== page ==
I can't give perfect advice because I am playing through Bayo 2 for the first time, but I played a lot of Bayo 1 back on the 360. Some of the accessories can make things easier, like Selene's Light, but games by Platinum really come alive when you engage with the combat systems. You can have fun by watching all of the ridiculous things on screen, but Bayo is one of the games that lets you do all of the ridiculous stuff at will. Especially Bayo 1, which is the best combat in any of these kinds of character action games. It is absolutely delicious. I'm not that far into Bayo 2, but I think it might be even better. It depends on the additional weapons and enemy design, but the initial pistol moveset feels a lot tighter than in Bayo 1.


    Anyway, I'd recommend getting all the moves and learning how to do them. You might want to learn about Dodge Offset as well, which is one of the defining characteristics of Bayonetta's combat. There is more than enough combat in the game that I think that it would behoove you to at least try to learn pieces of it, so that you look forward to the combat scenarios rather than dread them. You are not going to come close to mastering the combat on the first playthrough. It cannot be done.


    The different difficulty settings are definitely worth considering after you have completed the game. If Bayo 2 is like any of the other Platinum games, there are remixed enemy encounters, so enemies that show up late in the game on Normal show up in the early levels on Hard etc.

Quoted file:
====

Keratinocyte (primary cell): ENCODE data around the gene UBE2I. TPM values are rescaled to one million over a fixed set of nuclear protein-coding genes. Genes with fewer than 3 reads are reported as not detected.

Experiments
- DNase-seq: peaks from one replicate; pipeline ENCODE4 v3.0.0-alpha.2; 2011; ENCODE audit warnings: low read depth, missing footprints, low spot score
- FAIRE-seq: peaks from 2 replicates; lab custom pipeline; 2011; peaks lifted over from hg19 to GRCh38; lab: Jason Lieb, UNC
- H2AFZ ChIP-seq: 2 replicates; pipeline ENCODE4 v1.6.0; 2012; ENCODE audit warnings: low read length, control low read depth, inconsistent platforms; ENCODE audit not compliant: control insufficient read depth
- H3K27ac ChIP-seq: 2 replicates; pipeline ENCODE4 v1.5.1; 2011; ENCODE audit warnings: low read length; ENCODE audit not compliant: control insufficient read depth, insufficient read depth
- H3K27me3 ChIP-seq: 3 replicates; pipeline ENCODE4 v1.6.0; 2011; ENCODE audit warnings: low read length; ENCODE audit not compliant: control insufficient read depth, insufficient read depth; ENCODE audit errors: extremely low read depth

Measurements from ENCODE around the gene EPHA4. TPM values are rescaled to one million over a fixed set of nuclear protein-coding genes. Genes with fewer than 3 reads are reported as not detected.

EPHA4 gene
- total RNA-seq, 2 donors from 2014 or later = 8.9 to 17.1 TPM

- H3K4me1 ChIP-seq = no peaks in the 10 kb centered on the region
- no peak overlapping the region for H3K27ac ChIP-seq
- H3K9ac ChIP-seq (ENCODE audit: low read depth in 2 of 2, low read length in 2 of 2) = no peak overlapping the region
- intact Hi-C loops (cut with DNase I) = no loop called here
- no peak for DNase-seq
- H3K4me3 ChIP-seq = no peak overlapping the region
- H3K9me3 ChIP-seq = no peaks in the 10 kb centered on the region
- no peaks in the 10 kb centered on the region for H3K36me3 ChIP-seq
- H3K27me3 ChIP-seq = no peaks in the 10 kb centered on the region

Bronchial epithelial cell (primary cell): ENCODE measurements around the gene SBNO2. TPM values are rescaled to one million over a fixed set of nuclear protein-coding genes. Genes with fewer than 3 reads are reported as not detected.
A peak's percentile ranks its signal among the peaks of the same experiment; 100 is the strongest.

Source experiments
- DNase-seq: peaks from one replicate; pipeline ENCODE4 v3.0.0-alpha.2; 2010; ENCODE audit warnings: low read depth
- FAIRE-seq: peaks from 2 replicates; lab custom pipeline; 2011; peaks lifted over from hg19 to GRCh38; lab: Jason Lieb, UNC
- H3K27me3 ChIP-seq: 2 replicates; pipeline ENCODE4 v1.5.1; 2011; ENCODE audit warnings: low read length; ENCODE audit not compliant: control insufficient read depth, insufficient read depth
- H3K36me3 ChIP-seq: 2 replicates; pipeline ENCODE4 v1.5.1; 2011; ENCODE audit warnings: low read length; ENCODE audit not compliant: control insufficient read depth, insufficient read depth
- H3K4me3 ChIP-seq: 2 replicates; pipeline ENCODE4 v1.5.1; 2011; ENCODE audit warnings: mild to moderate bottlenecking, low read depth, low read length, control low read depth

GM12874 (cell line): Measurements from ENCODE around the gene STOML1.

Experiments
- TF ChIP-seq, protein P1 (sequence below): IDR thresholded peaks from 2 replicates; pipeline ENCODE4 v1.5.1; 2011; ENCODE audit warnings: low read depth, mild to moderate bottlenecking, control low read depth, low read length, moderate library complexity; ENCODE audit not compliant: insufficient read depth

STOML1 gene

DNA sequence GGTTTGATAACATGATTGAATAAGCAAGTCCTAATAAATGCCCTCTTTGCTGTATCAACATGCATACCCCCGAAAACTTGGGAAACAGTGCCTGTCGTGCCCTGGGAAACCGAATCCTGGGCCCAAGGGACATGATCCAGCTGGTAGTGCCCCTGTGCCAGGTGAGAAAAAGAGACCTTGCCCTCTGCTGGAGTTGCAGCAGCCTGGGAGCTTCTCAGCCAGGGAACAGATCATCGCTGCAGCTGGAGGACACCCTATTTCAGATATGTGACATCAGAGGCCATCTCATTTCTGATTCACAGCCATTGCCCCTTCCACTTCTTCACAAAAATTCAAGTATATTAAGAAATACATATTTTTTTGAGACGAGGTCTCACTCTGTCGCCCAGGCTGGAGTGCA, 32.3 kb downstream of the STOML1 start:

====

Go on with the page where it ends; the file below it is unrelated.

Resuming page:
I hope that isn't too much "you're playing it wrong" but the game is in the mechanics and I would urge you to learn how best to do all the wild stuff (Dodge Offset Witch Time pause combos into Umbran Climax Wicked Weaves and finishing with a Torture Attack).

  10. I have only played the HD PS3 version, and I think it is one of the Great Games. I was curious to see if I would feel the same with this remake. I have killed the first four colossi as well, and it's all coming back to me. I am playing on hard mode because it adds extra sigils that you need to stab on each colossus (because I know how to take them all down already). It also means I get to spend longer admiring the complex animation and I have already discovered a couple of things that I didn't know each of them could do.


    However, it does feel different in a few ways. A lot has been said about the visual changes, such as the washed out lighting being replaced with something more in line with other modern games, and all the extra detail in the environment eliminates the impressionistic sense of the world and makes it much more literal. There are a few other things as well, such as Wander's face looking different, like it is a different shape or something. It's gorgeous though! I can't tell if they have done anything to the audio, like a remastering or another pass at mixing the music and the little bits of speech. It seems similar to me, though I remember it being much more compressed even in the PS3 HD version.


    @graddy The basic feel of the game remains intact, but the controls have changed to something more in line with other modern action games. That's where it feels most different, but if you have kept up with games it feels much more intuitive.


    All of this just makes me realise that for how influential people say SotC was there is still absolutely nothing like it.

  11. It's a shame you didn't enjoy Dishonored more. I have always found that immersive sim lineage games tend to really come alive on a second or third playthrough, which isn't in the spirit of this thread. You figure out the things that you could have done different from a mechanics side, and you can make different narrative choices that can pretty drastically change certain levels. There are also a few different points that are kind of random. For example, the twins in the brothel can be in several different places, some of which can provide special assassination opportunities.